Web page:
Joint Himalayan Committee

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The Joint Himalayan Committee was the name given in 1947 to the body that was previously known as the Mount Everest Committee. Like its predecessor, it was composed of high-ranking members of the Alpine Club and the Royal Geographical Society.

The Joint Himalayan Committee was responsible for organising and financing British attempts on Mount Everest, including the first ascent in 1953

1953 Everest expedition[edit]


The Committee began the organisation for the full-scale 1953 attempt (in case the Swiss attempt in 1952 failed) in 1951, when it arranged a Reconnaissance expedition to the mountain. The following year, 1952, a training expedition – which included Edmund Hillary – was undertaken to Cho Oyu, although the mountain was not climbed.[1]

Selecting members[edit]

John Hunt, the leader of the 1953 expedition, wrote that the various British mountaineering clubs had been requested to submit lists of qualified candidates that would be considered by the Committee, 'whose responsibility it was to issue the formal invitations'.[2]


According to Hunt, the Committee's responsibility for drumming up funds for the 1953 expedition was not a welcome one:

One of the principal tasks of the Joint Himalayan Committee in addition to those of conceiving the idea of an Everest expedition, seeking political sanction, deciding matters of policy in preparation, is to finance it. Only those who have had this care can fully appreciate the work and anxiety of raising very substantial funds for an enterprise of this nature, coloured as it inevitably is in the mind of the public by a succession of failures, with no financial security other than the pockets of the Committee members themselves.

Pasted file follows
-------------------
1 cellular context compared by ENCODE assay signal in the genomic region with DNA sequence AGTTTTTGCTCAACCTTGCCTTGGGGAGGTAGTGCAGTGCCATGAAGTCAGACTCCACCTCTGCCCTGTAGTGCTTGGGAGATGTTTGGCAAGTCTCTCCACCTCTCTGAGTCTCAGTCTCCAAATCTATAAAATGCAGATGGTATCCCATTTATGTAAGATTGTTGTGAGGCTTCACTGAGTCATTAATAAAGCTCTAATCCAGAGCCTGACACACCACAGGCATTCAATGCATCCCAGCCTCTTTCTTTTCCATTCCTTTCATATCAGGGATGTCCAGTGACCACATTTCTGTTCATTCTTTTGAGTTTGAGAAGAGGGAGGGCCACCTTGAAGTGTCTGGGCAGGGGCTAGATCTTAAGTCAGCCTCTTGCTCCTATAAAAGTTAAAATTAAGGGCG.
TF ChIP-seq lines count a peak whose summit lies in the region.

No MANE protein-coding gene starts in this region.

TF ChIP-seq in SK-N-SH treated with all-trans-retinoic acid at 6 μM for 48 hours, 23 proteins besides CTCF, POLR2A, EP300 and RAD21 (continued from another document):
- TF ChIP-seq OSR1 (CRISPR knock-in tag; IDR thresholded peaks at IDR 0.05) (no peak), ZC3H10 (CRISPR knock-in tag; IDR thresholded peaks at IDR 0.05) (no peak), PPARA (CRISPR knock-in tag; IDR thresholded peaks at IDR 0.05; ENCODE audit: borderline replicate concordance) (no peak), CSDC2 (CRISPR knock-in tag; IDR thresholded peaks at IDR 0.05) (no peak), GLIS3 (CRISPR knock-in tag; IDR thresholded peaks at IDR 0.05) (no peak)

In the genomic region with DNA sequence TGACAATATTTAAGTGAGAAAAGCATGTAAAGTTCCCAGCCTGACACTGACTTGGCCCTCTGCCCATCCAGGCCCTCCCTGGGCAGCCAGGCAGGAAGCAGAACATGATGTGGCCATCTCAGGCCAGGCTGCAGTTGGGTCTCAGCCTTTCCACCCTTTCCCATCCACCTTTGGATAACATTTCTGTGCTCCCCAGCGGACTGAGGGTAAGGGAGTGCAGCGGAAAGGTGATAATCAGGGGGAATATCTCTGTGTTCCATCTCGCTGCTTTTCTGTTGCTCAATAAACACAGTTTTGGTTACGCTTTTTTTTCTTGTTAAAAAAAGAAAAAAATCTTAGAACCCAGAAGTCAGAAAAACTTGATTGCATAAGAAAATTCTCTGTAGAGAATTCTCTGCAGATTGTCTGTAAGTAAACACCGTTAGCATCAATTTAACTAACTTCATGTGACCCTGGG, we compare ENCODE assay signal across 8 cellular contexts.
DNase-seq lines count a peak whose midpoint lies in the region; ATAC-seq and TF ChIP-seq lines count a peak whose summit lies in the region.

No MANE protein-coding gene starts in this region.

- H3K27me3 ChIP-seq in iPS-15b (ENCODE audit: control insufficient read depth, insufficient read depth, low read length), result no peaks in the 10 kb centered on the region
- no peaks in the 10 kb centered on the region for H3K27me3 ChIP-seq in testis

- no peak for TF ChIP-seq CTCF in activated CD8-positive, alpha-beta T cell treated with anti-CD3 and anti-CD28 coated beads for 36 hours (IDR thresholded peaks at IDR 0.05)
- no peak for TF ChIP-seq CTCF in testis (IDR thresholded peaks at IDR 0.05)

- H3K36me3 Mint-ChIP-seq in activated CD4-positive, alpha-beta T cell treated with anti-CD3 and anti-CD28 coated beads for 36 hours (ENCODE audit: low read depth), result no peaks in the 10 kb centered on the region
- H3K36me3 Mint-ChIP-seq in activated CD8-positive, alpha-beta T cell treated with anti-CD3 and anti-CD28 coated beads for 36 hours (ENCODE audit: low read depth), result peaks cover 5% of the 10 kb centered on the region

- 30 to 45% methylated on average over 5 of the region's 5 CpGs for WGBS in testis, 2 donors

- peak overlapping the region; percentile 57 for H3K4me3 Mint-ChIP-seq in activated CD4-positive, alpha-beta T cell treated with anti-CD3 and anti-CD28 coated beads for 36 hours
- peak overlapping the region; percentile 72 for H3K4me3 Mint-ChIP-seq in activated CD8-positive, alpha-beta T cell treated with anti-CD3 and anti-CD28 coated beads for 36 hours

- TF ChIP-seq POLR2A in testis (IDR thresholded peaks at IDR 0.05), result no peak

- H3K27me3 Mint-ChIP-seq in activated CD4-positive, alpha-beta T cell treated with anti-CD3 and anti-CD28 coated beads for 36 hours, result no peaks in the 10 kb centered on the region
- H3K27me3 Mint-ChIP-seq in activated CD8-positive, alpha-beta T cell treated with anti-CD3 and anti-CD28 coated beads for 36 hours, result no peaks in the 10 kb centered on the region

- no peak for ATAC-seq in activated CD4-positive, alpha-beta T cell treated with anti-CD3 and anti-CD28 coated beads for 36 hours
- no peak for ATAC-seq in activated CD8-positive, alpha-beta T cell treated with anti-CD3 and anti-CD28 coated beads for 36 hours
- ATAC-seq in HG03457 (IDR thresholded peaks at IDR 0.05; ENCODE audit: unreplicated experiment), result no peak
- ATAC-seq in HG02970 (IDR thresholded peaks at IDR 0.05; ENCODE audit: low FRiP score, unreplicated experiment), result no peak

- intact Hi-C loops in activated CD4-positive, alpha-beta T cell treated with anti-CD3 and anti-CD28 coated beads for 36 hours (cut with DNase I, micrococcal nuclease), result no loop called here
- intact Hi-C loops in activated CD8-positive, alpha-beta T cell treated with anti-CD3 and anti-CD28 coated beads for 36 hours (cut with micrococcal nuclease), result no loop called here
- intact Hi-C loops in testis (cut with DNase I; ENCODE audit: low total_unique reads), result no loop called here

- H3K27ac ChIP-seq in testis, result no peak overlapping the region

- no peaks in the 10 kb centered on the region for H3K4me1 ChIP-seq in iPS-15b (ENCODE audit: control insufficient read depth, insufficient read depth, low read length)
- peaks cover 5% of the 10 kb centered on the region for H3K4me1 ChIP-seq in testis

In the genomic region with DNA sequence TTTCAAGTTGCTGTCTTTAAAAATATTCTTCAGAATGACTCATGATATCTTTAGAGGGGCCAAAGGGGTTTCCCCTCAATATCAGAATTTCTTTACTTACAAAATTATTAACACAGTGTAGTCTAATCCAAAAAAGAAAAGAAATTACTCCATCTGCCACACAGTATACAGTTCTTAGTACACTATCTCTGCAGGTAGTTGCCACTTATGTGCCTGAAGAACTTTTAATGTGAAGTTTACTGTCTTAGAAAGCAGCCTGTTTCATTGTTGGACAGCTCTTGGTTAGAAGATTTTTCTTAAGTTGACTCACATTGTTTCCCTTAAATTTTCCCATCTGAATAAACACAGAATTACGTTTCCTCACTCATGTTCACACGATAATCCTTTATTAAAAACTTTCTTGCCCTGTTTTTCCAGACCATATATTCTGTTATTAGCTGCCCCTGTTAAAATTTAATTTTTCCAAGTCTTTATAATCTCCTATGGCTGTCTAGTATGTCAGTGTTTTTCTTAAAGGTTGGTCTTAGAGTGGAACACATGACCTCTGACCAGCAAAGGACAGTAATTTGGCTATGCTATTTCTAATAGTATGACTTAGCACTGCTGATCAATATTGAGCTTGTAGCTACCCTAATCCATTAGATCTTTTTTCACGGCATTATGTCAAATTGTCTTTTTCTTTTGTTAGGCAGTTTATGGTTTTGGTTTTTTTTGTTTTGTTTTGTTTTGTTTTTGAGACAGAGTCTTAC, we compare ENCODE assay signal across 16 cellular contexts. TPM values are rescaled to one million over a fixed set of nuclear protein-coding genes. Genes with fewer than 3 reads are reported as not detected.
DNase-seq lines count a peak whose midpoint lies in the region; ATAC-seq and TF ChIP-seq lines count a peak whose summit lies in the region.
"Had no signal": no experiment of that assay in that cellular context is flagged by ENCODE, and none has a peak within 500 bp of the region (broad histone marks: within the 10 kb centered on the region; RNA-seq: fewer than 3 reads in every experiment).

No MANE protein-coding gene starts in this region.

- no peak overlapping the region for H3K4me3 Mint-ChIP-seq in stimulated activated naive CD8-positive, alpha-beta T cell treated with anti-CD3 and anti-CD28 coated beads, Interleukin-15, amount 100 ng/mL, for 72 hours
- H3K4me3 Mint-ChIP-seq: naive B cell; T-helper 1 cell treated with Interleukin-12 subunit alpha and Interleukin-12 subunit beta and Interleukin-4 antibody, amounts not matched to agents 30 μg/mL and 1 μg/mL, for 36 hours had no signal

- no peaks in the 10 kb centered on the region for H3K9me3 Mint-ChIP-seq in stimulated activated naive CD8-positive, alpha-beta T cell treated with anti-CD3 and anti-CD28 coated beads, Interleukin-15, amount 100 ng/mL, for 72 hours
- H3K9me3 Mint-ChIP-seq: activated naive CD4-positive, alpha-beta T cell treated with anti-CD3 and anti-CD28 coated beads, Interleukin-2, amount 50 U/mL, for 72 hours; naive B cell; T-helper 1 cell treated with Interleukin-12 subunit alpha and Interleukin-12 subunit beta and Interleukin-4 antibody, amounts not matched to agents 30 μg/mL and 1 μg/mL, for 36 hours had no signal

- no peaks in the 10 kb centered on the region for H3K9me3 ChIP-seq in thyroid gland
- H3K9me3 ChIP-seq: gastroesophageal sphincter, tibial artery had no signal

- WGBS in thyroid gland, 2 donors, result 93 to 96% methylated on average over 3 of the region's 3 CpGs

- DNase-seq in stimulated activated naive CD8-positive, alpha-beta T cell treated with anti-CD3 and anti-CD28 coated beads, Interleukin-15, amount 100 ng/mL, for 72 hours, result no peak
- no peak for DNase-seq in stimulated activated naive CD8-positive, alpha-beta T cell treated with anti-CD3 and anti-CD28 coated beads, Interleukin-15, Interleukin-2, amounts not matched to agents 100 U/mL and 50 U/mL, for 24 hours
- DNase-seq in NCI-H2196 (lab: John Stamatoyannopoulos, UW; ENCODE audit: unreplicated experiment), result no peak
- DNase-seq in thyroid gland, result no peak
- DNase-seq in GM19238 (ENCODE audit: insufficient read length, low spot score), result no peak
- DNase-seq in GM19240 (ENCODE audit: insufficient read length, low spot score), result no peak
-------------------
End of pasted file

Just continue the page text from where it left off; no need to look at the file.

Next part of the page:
A number of organizations contributed to the Committee, including The Times newspaper, which had also supported earlier expeditions.[4]


On 2 June, four days after the successful ascent, Hunt sent a runner to 'carry messages to Namche Bazar, to go thence by the good offices of the Indian wireless station to Kathmandu. Cables of humble appreciation were sent to the Queen and the Prime Minister, another to the Himalayan Committee saying that I proposed to bring Tenzing and Hillary to England – George Lowe had already planned to come.'[5]


  • L. P. Kirwan (Director, Royal Geographical Society)
  • Peter Lloyd
  • B. R. Goodfellow (Honorary Secretary)


  1. ^ John Hunt, The Ascent of Everest, Hodder and Staughton, 1953, p. 22
  2. ^ The Ascent of Everest, p. 23–4
  3. ^ The Ascent of Everest, p. 22
  4. ^ The Ascent of Everest, p. 23
  5. ^ The Ascent of Everest, p. 219